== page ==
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Which October Game Are You Looking Forward To The Most?

Super Smash Bros. 3DS
Alien: Isolation
Sunset Overdrive
WWE 2K15
Borderlands: The Pre-Sequel


Game Profile
FINAL SCORES
8.5
Visuals
10
Audio
7.0
Gameplay
8.5
Features
8.0
Replay
7.0
INFO BOX
PLATFORM:
PlayStation Network
PUBLISHER:
Sony Computer Entertainment Japan
DEVELOPER:
Sony Computer Entertainment Japan
GENRE: Other
PLAYERS:   1
RELEASE DATE:
August 28, 2008
 Written by Matt Swider  on September 25, 2008

Reviews: Google Maps Street View + a Flash Game = The Last Guy


First came MapQuest. Then, Google Maps dominated as the online directions king. Next, Satellite View was added by Google and, most recently, the almost voyeuristic Street View enhanced directions to a scary new height. But, where do we go from here? How about adding a game to the map making mix? The Last Guy, the latest PlayStation Network game that you can download on your PS3, picks up where Google left off by having your character travel through 15 Street View-like city map overlays and save thousands of hunkered-down survivors hiding from zombies.

The Last Guy doesn't use Google Maps specifically; however, your last-hope-for-mankind character does travel on top of real-life aerial maps, including San Francisco, Sydney, London, Los Angeles and Tokyo. The gameplay for each location consists of standing near buildings to gather an increasing number of survivors and leading them back in a line to a designated escape zone. Your kind-hearted instincts will urge you to rescue as many as possible, but the more survivors you touch, the longer the line behind you becomes. Therefore, it becomes harder for you to avoid the zombies and giant spiders crawling through the city streets. As you progress through the 15 levels, the total amount of people you must rescue increases, which ramps up the difficultly considerably since there's always a time limit.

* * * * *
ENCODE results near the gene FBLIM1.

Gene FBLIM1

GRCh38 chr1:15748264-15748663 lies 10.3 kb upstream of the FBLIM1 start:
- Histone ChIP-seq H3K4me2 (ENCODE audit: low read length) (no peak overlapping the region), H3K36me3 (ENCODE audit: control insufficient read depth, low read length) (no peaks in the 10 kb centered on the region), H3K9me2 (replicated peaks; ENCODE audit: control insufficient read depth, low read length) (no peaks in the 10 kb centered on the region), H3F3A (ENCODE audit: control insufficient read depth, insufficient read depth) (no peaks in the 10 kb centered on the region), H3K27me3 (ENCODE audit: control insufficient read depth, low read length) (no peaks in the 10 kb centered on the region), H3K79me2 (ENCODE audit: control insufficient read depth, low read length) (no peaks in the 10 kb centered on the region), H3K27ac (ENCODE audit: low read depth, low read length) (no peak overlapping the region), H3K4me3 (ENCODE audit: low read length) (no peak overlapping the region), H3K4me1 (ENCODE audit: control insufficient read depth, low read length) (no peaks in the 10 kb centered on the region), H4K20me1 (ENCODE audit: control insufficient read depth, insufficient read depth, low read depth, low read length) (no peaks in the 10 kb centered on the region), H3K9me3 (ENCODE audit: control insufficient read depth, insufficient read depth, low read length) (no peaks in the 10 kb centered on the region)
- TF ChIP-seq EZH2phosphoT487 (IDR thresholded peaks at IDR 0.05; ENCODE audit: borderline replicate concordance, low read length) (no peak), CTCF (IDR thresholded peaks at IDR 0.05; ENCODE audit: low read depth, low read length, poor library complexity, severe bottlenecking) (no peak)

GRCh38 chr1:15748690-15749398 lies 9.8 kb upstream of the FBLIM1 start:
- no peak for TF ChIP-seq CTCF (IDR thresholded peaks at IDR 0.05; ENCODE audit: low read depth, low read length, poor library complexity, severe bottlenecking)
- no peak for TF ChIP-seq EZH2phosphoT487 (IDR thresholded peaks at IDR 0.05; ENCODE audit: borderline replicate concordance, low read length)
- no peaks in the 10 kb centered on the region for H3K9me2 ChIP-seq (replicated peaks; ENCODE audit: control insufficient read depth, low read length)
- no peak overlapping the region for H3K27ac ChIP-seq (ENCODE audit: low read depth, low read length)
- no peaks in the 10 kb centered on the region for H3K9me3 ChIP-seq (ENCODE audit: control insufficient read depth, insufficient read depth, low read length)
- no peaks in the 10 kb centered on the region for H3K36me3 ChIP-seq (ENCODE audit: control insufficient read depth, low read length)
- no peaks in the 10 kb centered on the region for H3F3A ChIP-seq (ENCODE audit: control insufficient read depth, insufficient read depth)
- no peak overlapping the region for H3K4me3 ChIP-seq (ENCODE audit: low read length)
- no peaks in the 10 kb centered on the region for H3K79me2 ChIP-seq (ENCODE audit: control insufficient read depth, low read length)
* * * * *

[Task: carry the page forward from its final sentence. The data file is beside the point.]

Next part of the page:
The sci-fi story that's attached to this game doesn't explain much and what's here isn't at all interesting. It's okay to skip to the gameplay without hesitation. The developer might've taken that advice since some of the Japanese elements that Sony of Japan created are still intact and aren't translated. What's appealing about The Last Guy is that certain cities are going to be immediately recognizable, like Washington D.C.

The landmarks here really stand out as you travel from the escape zone in front of the Lincoln Memorial, run through the trees to gather survivors on both sides of the Reflecting Pool and then hit the survivor jackpot around the World War II Memorial. The other problem is getting back to the escape zone on the other side of the National Mall without a zombie hitting your long trail of survivors. It makes for some challenging, but fun gameplay.


Bottom Line
As the name The Last Guy suggests, saving mankind is a one person job, so there's no multiplayer. That means that once you've completed the game, the only reason to run around on these real-life aerial playgrounds is to increase your score and, in turn, your position on the game's online world ranking list. For gamers who already own The Last Guy and are trying to score more points, try treating it like Pac-Man and using power-ups more efficiently. For everyone else, debating on whether or not to download this title, I feel that Google Labs should begin experimenting with this idea as a way to draw that last MapQuest user to their side of the Street View. But, until that happens, The Last Guy features just enough quirky and clever gameplay to be worth the $10.


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